A similar feature is offered on a PoolCorp program called Pool 360. In addition to accessing information about the needed part, professionals can learn if it’s available at their local branch and, if not, where it can be found.
Pool 360 allows dealers to place orders in advance, but suspend the actual purchase until they actually need the product. “It’s gotten significant traction,” says Manuel Perez de la Mesa, CEO of the Covington, La.-based firm. “Our online transactions last year were up almost 100 percent vs. the previous year.”
Services such as these require a significant commitment on the part of distributors. “It took us years and years to build this library of information, because in many cases the manufacturers themselves didn’t have it,” Perez de la Mesa says.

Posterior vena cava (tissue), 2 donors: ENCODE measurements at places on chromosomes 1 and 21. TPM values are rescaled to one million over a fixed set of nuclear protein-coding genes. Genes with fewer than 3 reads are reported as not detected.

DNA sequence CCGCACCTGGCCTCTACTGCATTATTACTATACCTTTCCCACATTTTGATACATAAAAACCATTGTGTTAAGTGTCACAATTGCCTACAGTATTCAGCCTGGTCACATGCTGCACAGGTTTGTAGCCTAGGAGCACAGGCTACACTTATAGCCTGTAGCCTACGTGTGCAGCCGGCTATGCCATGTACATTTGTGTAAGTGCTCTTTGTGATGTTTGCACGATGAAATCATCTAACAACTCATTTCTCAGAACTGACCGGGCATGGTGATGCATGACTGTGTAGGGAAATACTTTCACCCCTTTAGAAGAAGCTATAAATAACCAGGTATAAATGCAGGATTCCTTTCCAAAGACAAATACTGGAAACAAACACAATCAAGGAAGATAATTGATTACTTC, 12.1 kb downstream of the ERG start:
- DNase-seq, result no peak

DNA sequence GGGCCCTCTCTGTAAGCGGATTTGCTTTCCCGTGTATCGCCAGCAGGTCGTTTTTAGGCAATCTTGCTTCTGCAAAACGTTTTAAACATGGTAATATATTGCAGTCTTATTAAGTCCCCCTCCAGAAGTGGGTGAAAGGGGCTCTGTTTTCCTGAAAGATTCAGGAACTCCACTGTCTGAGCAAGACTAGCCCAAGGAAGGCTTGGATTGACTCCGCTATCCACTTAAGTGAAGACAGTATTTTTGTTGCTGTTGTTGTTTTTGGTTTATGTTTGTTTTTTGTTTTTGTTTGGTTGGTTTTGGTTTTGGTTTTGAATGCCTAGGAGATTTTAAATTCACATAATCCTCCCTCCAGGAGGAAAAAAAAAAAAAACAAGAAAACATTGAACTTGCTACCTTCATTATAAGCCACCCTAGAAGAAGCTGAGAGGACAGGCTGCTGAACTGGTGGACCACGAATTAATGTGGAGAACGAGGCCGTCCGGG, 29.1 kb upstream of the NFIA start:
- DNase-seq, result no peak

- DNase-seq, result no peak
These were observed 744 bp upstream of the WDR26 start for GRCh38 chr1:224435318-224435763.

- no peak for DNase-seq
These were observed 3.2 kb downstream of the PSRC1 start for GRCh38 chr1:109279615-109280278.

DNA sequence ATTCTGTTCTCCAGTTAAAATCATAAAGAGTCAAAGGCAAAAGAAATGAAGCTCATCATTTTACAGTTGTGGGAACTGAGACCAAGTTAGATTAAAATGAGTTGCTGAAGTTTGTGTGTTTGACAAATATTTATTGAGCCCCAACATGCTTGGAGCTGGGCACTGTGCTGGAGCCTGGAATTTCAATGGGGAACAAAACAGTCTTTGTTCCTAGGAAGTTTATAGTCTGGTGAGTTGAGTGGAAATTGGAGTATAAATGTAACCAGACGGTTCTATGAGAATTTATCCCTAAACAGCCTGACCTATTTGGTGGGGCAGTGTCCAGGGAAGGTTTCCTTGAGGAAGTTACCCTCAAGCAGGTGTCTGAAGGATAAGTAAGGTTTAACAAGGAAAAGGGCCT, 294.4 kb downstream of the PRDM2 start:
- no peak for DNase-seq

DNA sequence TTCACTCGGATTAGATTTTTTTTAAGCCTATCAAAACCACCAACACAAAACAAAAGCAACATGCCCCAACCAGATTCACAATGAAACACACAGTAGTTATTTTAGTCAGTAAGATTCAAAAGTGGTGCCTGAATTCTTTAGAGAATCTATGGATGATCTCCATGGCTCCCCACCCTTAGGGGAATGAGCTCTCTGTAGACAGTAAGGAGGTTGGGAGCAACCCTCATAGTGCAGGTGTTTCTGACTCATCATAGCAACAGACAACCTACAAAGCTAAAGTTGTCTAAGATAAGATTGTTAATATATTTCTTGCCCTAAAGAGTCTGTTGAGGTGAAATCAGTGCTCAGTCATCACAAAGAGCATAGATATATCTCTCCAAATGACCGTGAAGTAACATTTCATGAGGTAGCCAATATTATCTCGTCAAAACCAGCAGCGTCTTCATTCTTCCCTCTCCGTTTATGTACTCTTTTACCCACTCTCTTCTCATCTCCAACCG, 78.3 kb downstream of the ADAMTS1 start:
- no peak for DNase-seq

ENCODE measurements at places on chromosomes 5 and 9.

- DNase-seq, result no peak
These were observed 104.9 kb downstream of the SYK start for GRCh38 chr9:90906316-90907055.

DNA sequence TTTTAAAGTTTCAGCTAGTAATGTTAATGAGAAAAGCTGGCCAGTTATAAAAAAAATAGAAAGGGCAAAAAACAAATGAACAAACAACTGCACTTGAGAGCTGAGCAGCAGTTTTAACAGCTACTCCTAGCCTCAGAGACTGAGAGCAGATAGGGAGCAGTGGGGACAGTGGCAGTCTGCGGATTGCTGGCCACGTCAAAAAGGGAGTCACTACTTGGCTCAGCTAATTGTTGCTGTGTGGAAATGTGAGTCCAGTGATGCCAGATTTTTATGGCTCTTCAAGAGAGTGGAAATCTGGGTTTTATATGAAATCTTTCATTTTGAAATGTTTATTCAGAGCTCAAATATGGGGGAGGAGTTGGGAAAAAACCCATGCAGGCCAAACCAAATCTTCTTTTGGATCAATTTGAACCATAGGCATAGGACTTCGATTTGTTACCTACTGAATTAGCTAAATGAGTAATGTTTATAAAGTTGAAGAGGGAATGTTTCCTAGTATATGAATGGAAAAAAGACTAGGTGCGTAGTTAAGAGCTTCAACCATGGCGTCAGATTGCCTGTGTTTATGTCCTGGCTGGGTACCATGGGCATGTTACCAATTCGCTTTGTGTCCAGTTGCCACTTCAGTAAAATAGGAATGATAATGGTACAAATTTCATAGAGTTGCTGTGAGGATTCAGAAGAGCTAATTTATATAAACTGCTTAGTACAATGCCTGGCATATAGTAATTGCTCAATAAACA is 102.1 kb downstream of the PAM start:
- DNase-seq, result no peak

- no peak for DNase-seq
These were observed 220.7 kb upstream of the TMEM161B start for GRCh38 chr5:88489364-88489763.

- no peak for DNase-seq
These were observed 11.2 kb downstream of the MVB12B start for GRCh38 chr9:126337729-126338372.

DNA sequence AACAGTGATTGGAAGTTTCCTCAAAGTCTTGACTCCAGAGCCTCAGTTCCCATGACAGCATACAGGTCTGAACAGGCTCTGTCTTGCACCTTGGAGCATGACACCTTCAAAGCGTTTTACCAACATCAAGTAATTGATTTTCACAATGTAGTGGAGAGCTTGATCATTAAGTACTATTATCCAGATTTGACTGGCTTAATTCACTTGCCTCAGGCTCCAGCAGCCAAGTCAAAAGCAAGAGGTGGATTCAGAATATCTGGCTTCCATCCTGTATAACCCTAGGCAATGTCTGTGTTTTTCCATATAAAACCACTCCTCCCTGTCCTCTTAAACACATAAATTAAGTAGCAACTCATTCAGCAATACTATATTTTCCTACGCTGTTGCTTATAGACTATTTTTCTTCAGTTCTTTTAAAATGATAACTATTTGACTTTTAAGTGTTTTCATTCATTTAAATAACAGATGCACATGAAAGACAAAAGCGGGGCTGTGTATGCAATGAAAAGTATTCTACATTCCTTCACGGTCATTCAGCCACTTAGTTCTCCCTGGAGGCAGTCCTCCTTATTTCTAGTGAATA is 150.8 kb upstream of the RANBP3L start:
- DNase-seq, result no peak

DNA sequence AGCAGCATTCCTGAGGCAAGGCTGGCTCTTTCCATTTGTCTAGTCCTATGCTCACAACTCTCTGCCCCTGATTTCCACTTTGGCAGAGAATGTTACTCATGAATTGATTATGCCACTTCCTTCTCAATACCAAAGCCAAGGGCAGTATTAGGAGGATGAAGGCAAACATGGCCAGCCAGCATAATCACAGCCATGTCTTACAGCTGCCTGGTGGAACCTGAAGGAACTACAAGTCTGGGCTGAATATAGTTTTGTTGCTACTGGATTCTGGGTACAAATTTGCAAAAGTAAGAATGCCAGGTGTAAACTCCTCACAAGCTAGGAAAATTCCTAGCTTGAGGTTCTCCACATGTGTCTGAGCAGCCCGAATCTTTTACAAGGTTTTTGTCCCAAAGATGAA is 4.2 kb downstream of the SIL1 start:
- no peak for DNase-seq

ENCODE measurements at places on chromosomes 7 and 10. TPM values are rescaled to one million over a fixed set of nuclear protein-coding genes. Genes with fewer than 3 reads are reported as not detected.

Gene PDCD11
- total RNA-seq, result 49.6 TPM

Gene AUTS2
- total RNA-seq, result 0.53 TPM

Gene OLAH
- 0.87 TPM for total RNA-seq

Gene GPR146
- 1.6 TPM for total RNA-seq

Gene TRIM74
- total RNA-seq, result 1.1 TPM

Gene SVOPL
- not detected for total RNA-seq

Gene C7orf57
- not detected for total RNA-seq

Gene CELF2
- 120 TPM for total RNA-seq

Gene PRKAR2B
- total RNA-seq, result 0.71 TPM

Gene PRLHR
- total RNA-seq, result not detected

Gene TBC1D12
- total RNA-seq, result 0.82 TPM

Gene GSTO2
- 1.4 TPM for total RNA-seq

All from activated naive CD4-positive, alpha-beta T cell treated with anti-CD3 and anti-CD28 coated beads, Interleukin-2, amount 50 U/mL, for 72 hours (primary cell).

Getting the word out
In addition to making it easier for dealers to get the right product, some distributors are acting as silent business partners, providing services aimed at helping builders, retailers and service companies market their businesses.
Dealers who purchase established minimums, for instance, are listed free of charge on certain PoolCorp Websites. If a consumer is looking for a solution to a cloudy-water problem, he or she may land on an informational page produced by PoolCorp. “That URL will have various things on it … [and] enable a consumer to connect with a local retailer that is part of our network,” Perez de la Mesa says.
Additionally, PoolCorp has further developed its direct-mail program to more narrowly target a dealer’s specific market.
The ability to compete with Internet retailers weighs heavily on the minds of many smaller outfits, causing some distributors to find ways to help. HornerXpress, for instance, will offer fulfillment services to those brick-and-mortar customers who maintain an e-commerce site.